"We had a big party for the administration and the diplomatic corps," said Spanish Ambassador Jose Llado. "Then we had a dinner for the South and Central American ambassadors.But today is for the families."

Darting two fingers out to a tray, he speared a slice of beef. "I have five children. They are all here," he said, looking around at the dense crowd in the embassy's courtyard. "Somewhere. And the dog."

The ambassador was throwing a party yesterday for all the Spanish in the Washington area to celebrate Spanish national day, Oct. 12, the day Columbus landed in the Americas, 487 years ago.

It is the biggest holiday party of the year for the Spanish nationals in the area, and some 300 people showed up at the embassy to drink sangria from a fountain and to eat meat and rice and olive-studded gelatin spread on a 20-foot table in the ballroom.

The youngest in the crowd was a four-month-old, the oldest was a grandmother well past 70, who wore a yellow flower at the back of her white hair and was not averse to dancing, cane in hand, to the impromptu spanish songs of a young man in a three-piece suit.

In another of the huge rooms in the embassy, children had shed their formal, outer layers of clothes and leaned in shirtsleeves into the fountain to spray water at one another with spoons borrowed from the banquet table.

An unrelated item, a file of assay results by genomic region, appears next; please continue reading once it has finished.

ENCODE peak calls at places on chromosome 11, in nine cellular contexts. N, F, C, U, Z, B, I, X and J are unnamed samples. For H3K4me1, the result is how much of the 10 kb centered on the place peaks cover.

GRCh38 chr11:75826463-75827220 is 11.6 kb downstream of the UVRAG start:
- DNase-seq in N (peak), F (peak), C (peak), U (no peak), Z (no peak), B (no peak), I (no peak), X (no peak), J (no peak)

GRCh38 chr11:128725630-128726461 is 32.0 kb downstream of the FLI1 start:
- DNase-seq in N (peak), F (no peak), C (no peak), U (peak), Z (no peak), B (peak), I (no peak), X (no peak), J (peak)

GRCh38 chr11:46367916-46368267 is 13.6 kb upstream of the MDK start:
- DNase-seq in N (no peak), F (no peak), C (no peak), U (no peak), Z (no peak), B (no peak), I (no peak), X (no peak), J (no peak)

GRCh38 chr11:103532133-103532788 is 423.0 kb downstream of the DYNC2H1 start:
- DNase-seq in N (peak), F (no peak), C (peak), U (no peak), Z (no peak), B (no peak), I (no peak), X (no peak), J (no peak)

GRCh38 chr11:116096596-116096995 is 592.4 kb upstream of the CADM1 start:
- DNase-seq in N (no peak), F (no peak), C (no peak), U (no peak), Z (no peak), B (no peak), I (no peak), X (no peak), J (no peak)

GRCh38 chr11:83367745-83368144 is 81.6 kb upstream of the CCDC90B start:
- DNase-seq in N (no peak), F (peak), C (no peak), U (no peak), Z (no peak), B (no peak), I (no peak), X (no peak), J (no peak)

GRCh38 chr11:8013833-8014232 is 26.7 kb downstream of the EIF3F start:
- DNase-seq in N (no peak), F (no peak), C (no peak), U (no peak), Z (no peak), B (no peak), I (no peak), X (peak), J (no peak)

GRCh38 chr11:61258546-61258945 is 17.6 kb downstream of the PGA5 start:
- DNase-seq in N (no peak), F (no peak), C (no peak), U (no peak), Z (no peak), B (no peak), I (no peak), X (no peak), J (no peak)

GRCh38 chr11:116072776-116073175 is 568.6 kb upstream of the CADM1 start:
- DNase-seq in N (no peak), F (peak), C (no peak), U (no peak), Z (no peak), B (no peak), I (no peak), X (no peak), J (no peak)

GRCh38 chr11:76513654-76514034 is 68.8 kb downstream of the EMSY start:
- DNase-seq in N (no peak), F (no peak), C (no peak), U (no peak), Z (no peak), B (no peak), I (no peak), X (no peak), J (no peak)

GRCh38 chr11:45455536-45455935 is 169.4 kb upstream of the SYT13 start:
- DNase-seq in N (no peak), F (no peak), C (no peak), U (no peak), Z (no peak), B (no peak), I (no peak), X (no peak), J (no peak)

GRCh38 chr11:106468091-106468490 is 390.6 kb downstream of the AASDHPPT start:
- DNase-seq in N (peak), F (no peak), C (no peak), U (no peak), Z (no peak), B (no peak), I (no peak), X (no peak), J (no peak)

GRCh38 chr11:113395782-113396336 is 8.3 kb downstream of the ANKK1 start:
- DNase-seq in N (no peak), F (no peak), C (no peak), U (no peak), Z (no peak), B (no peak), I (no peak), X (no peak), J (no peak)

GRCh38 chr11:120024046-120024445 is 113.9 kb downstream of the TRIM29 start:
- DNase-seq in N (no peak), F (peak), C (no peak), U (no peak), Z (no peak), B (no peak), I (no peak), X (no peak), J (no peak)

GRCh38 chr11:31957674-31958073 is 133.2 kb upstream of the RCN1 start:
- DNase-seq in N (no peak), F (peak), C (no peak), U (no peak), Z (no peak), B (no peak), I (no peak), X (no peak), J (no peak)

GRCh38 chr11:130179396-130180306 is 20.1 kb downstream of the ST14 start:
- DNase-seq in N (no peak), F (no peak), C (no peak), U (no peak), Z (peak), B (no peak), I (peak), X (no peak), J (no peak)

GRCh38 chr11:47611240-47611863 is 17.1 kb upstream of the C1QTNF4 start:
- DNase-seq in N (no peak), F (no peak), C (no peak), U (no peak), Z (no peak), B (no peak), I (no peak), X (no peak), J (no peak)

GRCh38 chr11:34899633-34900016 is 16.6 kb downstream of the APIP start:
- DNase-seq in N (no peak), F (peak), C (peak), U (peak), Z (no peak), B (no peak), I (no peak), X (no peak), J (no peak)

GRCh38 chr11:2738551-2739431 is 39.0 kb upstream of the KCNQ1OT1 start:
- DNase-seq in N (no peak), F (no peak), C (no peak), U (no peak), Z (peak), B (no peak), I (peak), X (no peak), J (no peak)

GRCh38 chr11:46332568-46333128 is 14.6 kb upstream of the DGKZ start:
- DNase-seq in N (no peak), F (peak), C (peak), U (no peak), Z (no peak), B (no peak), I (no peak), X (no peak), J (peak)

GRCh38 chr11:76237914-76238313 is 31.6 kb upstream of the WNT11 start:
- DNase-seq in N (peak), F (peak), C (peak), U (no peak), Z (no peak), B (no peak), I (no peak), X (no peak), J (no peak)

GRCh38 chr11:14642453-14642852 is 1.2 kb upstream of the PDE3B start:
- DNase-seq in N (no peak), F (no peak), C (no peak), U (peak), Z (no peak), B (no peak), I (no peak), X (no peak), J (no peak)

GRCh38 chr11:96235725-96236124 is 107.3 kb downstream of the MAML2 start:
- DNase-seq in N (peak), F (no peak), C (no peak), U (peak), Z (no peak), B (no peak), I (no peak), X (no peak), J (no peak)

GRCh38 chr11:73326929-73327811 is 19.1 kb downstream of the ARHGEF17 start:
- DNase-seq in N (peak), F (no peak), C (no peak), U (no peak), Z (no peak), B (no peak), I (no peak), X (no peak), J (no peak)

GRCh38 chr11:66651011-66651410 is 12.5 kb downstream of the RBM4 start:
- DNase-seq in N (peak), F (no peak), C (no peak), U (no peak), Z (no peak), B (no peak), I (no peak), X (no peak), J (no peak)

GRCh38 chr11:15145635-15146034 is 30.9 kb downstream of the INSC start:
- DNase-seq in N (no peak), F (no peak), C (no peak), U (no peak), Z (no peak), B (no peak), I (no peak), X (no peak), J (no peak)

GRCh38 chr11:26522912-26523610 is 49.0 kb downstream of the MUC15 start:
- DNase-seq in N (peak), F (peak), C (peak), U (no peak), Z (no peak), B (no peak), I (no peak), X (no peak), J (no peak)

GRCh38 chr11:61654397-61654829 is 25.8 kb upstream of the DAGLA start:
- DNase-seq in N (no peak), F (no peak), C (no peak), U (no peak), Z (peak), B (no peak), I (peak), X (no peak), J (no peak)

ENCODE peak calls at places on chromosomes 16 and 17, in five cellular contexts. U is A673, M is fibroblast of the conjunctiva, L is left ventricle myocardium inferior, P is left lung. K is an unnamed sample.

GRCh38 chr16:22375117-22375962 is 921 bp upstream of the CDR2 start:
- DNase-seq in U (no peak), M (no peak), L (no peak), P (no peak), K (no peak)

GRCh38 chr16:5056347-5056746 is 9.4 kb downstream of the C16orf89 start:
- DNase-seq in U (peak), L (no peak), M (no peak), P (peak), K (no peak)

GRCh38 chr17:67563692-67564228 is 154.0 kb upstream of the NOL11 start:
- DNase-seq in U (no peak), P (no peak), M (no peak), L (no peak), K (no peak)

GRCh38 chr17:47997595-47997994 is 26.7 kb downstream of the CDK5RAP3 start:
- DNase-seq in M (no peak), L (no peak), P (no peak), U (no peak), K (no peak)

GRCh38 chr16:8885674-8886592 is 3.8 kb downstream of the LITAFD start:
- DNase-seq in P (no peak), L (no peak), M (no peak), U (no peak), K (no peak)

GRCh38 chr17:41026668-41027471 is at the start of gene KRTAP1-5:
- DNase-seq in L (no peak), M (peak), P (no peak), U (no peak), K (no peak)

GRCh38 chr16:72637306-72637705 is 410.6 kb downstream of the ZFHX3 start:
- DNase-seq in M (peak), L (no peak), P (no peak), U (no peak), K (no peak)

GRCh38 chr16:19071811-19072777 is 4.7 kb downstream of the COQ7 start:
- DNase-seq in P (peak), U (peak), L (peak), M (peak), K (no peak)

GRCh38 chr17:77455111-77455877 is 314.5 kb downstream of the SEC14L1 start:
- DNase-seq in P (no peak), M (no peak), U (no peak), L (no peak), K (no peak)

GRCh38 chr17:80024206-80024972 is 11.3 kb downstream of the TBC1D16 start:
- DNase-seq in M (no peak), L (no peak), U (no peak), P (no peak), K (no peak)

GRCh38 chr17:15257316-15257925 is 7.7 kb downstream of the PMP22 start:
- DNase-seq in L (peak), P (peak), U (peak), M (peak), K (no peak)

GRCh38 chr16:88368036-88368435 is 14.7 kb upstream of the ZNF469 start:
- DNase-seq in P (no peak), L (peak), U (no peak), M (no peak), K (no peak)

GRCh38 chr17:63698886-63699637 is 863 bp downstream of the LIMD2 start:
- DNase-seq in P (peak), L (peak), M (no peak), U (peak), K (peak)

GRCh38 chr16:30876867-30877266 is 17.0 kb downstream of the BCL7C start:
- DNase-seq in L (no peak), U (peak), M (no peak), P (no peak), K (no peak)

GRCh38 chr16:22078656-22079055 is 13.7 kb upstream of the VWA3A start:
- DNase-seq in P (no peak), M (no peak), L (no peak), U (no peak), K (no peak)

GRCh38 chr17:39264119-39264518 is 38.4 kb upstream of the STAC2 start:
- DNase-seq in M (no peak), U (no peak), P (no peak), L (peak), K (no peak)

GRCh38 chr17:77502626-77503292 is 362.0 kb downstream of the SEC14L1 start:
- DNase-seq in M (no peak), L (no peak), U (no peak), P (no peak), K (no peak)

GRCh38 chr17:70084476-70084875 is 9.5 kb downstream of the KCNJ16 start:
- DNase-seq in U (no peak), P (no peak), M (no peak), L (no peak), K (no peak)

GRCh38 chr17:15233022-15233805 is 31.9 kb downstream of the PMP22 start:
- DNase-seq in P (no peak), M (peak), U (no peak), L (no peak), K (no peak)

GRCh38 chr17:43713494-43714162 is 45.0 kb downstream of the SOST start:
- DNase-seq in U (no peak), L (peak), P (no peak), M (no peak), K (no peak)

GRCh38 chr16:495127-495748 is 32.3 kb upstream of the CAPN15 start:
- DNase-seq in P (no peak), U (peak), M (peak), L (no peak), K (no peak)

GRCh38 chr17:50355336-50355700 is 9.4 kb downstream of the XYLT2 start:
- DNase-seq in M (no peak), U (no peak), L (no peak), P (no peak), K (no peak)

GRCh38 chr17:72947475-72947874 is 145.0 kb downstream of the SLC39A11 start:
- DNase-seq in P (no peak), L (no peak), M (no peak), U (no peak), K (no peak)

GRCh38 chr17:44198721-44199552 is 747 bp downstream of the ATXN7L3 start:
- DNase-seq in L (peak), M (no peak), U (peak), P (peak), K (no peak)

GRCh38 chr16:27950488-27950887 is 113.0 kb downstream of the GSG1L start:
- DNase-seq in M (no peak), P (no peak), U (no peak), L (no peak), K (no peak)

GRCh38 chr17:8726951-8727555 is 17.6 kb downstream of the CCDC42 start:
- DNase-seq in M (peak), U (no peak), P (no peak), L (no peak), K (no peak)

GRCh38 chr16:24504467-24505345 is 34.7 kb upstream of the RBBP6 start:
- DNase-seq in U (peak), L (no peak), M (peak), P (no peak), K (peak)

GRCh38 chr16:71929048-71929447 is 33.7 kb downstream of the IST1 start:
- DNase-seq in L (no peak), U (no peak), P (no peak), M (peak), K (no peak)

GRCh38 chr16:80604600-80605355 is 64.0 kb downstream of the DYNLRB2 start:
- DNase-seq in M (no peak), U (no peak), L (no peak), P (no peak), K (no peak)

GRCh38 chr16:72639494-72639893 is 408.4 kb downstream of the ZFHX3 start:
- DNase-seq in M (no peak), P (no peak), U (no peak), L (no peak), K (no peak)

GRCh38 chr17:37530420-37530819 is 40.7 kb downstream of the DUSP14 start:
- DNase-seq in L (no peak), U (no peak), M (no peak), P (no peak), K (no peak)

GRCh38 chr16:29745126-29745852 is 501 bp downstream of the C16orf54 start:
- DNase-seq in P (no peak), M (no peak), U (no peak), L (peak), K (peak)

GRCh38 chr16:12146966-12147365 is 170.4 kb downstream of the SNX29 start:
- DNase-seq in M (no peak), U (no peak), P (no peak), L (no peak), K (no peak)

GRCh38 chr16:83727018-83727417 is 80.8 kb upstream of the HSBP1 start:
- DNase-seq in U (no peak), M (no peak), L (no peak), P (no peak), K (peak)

A man who works for the World Bank said it was his 11th year at the party. "Until three years ago, you know, this party, the Fiesta de la Raza, was held on July 18. Franco ordered that because it was the anniversary of the victory of Franco's rebellion. Now it has been changed back; and this is much better. It is nonpolitical, just for a good time."

The ambassador showed people through the embassy, past the 300 and 400-year-old paintings and tapestries from The Prado museum in Spain, past a photograph of the Pope in Washington, which also has the ambassador's wife peeking from behind a pillar. Each room seemed to have its own crowd.

In one, college students studying in America stood in a serious-looking circle, while younger teen-agers were slumped down in the sofas, tickling each other's noses with flowers. In the next room, older folk stood at the side, telling stories. Next to them was a tiny girl in a white flamenco dress with red trim, red beads and a redflower in her hair being photographed by her father.

Those leaving the party passed, on the front veranda, more children -- boys with their blazers off and their starched collars loosened, swinging madly on low magnolia branches in the sunny afternoon.

"Some moments and some parts of the embassy," said a young embassy translator, "make me feel as if I could be in Spain."